TAMPA — Coach Guy Boucher knows he sounded harsh Saturday — unforgiving, even — in his critique of the Lightning's preseason victory over the Panthers.
You know what? He doesn't care.
"For me, it can be very good. It can be great," Boucher said Monday at the St. Pete Times Forum. "But great is not enough."
Which is why after Tampa Bay allowed Florida just 21 shots in the game, scored three times in the second period with an 18-5 shot advantage and, generally, dominated its cross-state rival, the coach declined to give his players even a crumb of credit for the 4-1 win, instead pointing out things the team did wrong.
It seemed kind of stingy. The Lightning is trying to build a cohesive unit with a new coaching staff, new players and an entirely new system. Would it have hurt to acknowledge a 4-1-1 preseason and that players are buying into the team concept?
Would it have hurt to say a team, out of the playoffs the past three years, is making progress?
Geez, throw them a bone.
"No, no, no," Boucher said. "The minute we just sit on whatever we've done, we've stopped our process of trying to be better than other teams. You're right, we did some very good things last game, but at the same time, we can do better."
The thing is, the players agree.
"With him being upset at us, that's the way it should be," defenseman Brett Clark said. "We have to do the fine details. That's how championship teams are decided, so, as a player, you don't mind him being hard on us. You have to improve as a team, and that's what he's doing, no matter what way it is given."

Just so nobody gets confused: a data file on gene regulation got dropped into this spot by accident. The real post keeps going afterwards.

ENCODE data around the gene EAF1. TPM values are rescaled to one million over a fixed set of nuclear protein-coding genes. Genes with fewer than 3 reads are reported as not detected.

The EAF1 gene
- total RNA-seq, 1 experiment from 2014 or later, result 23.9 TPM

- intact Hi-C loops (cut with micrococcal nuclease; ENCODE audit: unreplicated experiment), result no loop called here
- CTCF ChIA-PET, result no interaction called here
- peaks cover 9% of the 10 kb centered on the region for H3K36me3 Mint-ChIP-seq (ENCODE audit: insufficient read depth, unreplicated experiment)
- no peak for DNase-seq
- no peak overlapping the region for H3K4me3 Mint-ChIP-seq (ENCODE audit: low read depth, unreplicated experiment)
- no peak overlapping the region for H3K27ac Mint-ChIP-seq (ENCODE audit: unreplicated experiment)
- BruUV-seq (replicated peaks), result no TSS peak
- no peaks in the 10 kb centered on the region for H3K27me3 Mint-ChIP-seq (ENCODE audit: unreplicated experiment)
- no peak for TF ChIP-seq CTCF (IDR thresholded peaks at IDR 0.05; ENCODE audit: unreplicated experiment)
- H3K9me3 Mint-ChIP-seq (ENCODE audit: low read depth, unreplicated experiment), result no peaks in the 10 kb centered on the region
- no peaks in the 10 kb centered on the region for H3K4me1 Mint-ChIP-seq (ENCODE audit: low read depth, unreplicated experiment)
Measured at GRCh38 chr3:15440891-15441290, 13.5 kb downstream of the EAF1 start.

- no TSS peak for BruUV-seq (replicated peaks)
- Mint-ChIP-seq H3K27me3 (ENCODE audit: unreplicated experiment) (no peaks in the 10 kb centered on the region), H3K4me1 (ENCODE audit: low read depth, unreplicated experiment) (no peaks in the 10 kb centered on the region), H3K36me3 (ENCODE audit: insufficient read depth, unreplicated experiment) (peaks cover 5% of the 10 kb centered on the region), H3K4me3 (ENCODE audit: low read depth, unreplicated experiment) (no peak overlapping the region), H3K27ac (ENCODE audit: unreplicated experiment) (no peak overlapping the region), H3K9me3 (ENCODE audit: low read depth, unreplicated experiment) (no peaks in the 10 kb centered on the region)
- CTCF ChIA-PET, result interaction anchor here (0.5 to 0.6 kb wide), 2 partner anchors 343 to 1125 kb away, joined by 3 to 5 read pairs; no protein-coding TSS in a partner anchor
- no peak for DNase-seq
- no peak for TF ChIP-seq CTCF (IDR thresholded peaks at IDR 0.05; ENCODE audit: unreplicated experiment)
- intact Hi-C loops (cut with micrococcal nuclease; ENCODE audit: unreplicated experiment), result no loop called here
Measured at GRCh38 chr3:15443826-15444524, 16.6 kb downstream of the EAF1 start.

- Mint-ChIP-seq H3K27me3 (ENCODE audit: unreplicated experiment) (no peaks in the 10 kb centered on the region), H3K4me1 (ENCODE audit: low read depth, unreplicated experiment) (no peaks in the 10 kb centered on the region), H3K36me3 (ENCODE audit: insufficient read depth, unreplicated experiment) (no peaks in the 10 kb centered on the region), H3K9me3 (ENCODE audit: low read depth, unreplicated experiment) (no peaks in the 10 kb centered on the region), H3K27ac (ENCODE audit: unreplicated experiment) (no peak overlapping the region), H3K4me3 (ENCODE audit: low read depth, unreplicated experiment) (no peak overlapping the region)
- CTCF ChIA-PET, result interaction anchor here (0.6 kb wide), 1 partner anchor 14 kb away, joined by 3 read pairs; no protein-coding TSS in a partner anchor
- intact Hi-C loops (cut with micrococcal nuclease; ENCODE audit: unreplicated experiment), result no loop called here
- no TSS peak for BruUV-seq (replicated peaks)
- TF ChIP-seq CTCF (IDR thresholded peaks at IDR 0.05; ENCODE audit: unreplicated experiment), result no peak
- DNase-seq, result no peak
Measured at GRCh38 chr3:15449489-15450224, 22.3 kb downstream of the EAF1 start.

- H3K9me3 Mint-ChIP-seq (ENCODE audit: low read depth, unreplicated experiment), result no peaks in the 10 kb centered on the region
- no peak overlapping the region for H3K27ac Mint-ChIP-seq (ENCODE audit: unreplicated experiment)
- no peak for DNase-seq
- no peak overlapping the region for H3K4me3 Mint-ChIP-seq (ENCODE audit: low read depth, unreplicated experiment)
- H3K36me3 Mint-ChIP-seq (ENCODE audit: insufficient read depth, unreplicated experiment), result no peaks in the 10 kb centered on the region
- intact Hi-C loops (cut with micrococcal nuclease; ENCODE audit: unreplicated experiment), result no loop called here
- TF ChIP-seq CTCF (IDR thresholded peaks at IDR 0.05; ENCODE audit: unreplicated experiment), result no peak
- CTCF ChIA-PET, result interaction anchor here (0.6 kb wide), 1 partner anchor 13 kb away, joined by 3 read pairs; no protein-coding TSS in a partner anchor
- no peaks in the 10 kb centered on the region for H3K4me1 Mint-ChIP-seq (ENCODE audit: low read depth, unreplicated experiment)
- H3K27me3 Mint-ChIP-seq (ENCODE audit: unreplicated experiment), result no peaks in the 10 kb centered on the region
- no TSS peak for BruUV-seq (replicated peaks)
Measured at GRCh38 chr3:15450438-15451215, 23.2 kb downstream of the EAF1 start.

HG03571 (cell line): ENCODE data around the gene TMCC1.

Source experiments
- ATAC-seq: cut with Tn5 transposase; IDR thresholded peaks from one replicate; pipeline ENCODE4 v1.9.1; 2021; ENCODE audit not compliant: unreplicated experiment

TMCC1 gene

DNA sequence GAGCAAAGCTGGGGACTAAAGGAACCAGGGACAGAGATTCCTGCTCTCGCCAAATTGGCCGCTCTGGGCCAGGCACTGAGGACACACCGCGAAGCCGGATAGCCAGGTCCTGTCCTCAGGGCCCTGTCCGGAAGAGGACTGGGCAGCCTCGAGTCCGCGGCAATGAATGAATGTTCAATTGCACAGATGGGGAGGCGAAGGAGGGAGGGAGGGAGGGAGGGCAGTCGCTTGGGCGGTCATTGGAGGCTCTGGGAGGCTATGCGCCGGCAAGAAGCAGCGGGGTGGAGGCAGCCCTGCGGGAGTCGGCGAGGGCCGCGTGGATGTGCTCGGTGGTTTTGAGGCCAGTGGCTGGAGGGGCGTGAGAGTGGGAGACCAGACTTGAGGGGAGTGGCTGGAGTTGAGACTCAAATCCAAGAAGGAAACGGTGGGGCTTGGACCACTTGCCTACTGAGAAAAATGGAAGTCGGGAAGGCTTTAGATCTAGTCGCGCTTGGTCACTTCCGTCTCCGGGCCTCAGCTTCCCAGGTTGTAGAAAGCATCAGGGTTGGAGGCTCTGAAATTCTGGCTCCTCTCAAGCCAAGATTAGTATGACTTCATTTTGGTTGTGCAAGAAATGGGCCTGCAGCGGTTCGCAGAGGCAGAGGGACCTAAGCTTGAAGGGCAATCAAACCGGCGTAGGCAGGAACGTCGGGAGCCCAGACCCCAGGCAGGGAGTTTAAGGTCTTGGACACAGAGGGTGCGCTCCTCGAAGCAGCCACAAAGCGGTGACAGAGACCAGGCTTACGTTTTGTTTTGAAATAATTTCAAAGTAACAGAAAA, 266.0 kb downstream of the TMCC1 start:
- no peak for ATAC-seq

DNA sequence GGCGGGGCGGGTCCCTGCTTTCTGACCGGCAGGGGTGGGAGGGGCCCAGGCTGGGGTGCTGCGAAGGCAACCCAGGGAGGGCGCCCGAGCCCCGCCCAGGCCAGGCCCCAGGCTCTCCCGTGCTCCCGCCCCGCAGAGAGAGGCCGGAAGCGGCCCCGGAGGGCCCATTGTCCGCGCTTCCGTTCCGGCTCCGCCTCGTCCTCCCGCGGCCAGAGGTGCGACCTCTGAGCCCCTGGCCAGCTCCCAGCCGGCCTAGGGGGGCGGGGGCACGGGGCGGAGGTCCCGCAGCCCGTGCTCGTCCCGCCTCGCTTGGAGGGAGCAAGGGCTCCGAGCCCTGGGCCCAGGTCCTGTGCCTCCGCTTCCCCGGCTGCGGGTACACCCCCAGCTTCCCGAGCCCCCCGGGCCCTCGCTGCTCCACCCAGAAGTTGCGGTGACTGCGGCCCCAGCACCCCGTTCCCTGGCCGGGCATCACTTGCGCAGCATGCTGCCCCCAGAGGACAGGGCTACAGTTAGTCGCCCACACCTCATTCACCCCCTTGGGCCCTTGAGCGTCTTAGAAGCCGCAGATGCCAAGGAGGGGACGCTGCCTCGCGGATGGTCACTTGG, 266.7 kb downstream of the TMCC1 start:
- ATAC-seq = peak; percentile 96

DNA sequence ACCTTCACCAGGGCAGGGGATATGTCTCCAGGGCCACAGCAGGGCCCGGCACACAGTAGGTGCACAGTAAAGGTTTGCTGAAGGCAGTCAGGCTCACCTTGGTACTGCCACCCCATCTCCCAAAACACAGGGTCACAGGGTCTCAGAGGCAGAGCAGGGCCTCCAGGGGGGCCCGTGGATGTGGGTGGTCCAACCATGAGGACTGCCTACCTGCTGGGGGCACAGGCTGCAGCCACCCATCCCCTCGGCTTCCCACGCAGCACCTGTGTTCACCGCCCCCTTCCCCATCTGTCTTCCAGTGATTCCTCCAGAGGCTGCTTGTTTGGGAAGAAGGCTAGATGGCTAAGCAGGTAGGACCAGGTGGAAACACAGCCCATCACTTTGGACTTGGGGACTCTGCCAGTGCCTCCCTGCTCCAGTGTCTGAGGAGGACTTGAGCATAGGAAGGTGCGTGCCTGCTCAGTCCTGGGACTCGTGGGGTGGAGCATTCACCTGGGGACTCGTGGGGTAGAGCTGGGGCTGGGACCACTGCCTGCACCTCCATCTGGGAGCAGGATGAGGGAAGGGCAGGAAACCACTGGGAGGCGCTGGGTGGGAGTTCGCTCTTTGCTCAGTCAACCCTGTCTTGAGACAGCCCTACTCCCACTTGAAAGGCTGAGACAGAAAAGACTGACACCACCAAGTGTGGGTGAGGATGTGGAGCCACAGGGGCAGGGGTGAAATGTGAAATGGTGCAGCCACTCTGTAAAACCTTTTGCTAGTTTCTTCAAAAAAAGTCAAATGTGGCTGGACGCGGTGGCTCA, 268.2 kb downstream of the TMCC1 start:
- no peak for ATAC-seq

Take shots on goal. Boucher wants the Lightning to get 40 a game and allow only 20. The 21 by the Panthers? Too many.
"In 11 of them, we could have had a stick on the puck to prevent those shots," Boucher said. "You say you can't really ask guys to give just 10 shots a game. Why not?"
"He wants us to be better," captain Vinny Lecavalier said. "He's got high expectations for us, and we have to have high expectations for ourselves, and those are better than what we did this weekend."
Before you get the vision of Boucher with a whip on the ice waiting to flog wrong-doers, consider Monday's practice, which ended with players racing each other for pucks placed down the center of the ice.
Lose the race, five pushups.
Then there was the challenge to goalie Mike Smith to shoot a puck into the net at the other end of the ice. He did it to the whoops and hollers of his teammates.
"Have you ever seen a bunch of guys still work this hard and laugh?" Boucher said.
The coach also, by all accounts, is very positive on the bench, constructively pointing out mistakes by explaining what other players did right.
"I don't think a coach ever has to pump your tires in the media," goalie Dan Ellis said. "He'll give you a nod, and that's all it really takes. He's a guy who has earned the respect of this group immediately, and when someone like that, your leader, comes and just says good job, he doesn't have to say anything else."
So, the glass is not always half empty?
"There are times to say we're doing things right," Boucher said, but added, "It's always time to say we can do them better."
Damian Cristodero can be reached at email@example.com.